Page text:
In the debate over clerical celibacy, the Eastern Catholic Churches are often raised as an example of a successful married clergy. In the East, married men are ordained and permitted to continue conjugal relations with their spouses. Why, then, should the Western Church cling so determinedly to the tradition of an unmarried priesthood? Isn’t it just a discipline?
Many Westerners, myself included, have experienced the powerful witness and pastoral charity of the married Eastern clergy. It helps us to realise that the Eastern and Western traditions are not at odds: they complement each other, since both retain part of the most ancient practice. And yet there is something even more precious – and more fragile – about the West’s achievement in preserving the perfect continence of the priesthood.
The original discipline, referred to in the New Testament itself (Titus 1:8), is priestly continence: that is, priests were often married, but once ordained would totally abstain from sexual relations. As Pope St Leo I would put it: “In order for the union [of bishops, priests, deacons] to change from carnal to spiritual, they must, without sending away their wives, live with them as if they did not have them, so that conjugal love be safeguarded and nuptial activity cease.”
This practice must be understood in its historical context. It was extremely rare in the ancient world for a man to reach his majority without already being married. It would thus have been very difficult to supply the Church of the first three centuries with an unmarried clergy.
This is not to demean marriage which is, as the early Church knew, a natural blessing which has been raised to the dignity of a sacrament. Nevertheless, as Our Lord teaches us, those in heaven “neither marry nor are given in marriage”, and considered in itself (as the Council of Trent solemnly defined) the state of virginity is something even better. So much did the Christians of the second century assume continence was the proper state of Christians that St Pinytus, bishop of Knossos, mistakenly thought this a requirement of the Gospel for all the faithful. (St Dionysius of Corinth had to remind him that this not actually the case.)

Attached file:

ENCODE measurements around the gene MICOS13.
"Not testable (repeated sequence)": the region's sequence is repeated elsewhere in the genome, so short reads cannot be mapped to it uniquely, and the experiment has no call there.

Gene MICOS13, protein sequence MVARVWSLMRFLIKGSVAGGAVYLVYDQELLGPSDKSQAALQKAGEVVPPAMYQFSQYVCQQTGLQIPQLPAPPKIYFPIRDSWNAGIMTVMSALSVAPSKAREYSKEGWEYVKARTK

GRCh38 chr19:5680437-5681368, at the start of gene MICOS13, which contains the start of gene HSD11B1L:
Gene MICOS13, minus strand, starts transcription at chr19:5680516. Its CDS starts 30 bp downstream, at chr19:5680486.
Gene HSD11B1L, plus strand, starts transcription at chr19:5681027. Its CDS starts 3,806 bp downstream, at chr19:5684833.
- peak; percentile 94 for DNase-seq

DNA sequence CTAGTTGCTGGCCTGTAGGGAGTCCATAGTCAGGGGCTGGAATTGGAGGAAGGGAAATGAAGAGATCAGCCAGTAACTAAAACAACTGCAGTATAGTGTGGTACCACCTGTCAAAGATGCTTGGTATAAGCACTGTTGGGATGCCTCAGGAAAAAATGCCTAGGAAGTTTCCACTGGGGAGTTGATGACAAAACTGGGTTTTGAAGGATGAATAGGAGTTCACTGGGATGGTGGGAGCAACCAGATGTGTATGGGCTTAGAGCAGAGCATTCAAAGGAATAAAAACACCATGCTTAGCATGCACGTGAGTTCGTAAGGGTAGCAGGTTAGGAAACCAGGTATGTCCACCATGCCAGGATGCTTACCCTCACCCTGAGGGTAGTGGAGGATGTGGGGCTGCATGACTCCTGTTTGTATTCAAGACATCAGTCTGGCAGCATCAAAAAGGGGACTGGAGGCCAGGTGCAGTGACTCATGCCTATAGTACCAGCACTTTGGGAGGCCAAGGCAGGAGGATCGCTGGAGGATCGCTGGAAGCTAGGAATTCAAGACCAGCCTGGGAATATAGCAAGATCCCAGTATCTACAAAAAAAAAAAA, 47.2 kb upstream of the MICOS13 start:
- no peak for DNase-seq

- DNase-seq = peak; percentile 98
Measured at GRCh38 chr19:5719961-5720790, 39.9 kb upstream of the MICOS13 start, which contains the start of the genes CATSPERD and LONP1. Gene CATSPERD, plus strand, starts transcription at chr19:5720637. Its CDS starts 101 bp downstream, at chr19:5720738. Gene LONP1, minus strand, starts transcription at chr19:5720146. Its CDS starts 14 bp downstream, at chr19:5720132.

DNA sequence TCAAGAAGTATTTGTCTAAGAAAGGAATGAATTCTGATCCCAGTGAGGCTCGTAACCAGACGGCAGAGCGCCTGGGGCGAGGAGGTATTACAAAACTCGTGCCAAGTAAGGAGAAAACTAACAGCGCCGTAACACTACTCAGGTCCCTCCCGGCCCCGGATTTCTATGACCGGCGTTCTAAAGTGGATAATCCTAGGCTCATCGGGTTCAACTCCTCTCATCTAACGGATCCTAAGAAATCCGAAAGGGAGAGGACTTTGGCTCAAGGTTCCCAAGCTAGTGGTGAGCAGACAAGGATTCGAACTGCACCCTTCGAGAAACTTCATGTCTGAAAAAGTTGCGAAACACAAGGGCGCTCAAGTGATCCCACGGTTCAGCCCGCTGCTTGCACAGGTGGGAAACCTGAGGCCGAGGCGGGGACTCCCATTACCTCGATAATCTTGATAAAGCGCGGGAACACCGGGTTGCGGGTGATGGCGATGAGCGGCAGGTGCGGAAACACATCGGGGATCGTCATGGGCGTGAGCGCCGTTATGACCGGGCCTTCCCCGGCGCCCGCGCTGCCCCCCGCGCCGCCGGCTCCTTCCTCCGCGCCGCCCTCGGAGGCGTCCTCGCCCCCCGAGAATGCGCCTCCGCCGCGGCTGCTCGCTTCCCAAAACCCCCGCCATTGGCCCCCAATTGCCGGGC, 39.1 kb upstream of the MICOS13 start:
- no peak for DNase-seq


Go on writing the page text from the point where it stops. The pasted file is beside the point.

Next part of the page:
In the East, where the original requirement would eventually be relaxed, the superiority of continence is clearly recognised. Those who have already been ordained cannot contract marriage. And the clergy of the Eastern Rites observe temporary continence prior to offering the Divine Liturgy. In accordance with the teaching of St Paul, second and third marriages (if a spouse has died) are discouraged; a fourth marriage is forbidden altogether. To end one’s life as a monk has been the ideal sought even by emperors. According to a longstanding canonical tradition – in both East and West – a man who has married twice cannot be ordained (1 Timothy 3:2, Titus 1:6 and 1 Timothy 3:12).
Over time the practice of married continence became unenforceable. The East reacted by abandoning its enforcement; the West reacted by ceasing to ordain married men. East and West have both preserved something precious from antiquity: the East has preserved a married presbyterate and a stronger sense of continence as the ideal for all the baptised, while the West has preserved the perfect continence of the priesthood.
Immensely valuable though the witness of the married Byzantine clergy is, Catholics have always held continence to be more precious than marriage. It is also more fragile. It will never be difficult to establish a married clergy, but if the ancient Latin discipline were to lapse it is hard to imagine it being restored without immense conflict and bitterness. Nor would such a surrender change matters for anyone now ordained, as the marriage of those already in the clerical state has been rejected in East and West from immemorial antiquity.
Both traditions are good – but only one is necessary. The Latins “have chosen the better part”: it will not be taken from them.